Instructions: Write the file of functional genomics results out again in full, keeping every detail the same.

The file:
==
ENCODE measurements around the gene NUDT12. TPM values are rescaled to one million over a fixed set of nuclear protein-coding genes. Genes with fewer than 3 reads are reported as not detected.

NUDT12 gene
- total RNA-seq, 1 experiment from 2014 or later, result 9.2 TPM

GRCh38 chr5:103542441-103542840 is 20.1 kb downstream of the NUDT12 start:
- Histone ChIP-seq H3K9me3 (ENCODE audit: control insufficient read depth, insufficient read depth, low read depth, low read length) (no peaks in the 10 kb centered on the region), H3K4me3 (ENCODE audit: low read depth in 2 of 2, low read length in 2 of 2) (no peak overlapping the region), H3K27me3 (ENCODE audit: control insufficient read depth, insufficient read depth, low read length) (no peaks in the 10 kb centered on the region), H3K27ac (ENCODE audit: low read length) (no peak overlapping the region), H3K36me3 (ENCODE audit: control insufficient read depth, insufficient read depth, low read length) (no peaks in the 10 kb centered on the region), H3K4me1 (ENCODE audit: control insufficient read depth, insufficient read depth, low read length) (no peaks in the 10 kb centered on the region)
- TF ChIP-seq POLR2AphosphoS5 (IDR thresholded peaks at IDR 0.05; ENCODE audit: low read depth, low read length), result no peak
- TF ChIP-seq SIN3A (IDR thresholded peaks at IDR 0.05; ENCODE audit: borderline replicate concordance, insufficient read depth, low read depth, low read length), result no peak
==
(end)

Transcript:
ENCODE measurements around the gene NUDT12. TPM values are rescaled to one million over a fixed set of nuclear protein-coding genes. Genes with fewer than 3 reads are reported as not detected.

NUDT12 gene
- total RNA-seq, 1 experiment from 2014 or later, result 9.2 TPM

GRCh38 chr5:103542441-103542840 is 20.1 kb downstream of the NUDT12 start:
- Histone ChIP-seq H3K9me3 (ENCODE audit: control insufficient read depth, insufficient read depth, low read depth, low read length) (no peaks in the 10 kb centered on the region), H3K4me3 (ENCODE audit: low read depth in 2 of 2, low read length in 2 of 2) (no peak overlapping the region), H3K27me3 (ENCODE audit: control insufficient read depth, insufficient read depth, low read length) (no peaks in the 10 kb centered on the region), H3K27ac (ENCODE audit: low read length) (no peak overlapping the region), H3K36me3 (ENCODE audit: control insufficient read depth, insufficient read depth, low read length) (no peaks in the 10 kb centered on the region), H3K4me1 (ENCODE audit: control insufficient read depth, insufficient read depth, low read length) (no peaks in the 10 kb centered on the region)
- TF ChIP-seq POLR2AphosphoS5 (IDR thresholded peaks at IDR 0.05; ENCODE audit: low read depth, low read length), result no peak
- TF ChIP-seq SIN3A (IDR thresholded peaks at IDR 0.05; ENCODE audit: borderline replicate concordance, insufficient read depth, low read depth, low read length), result no peak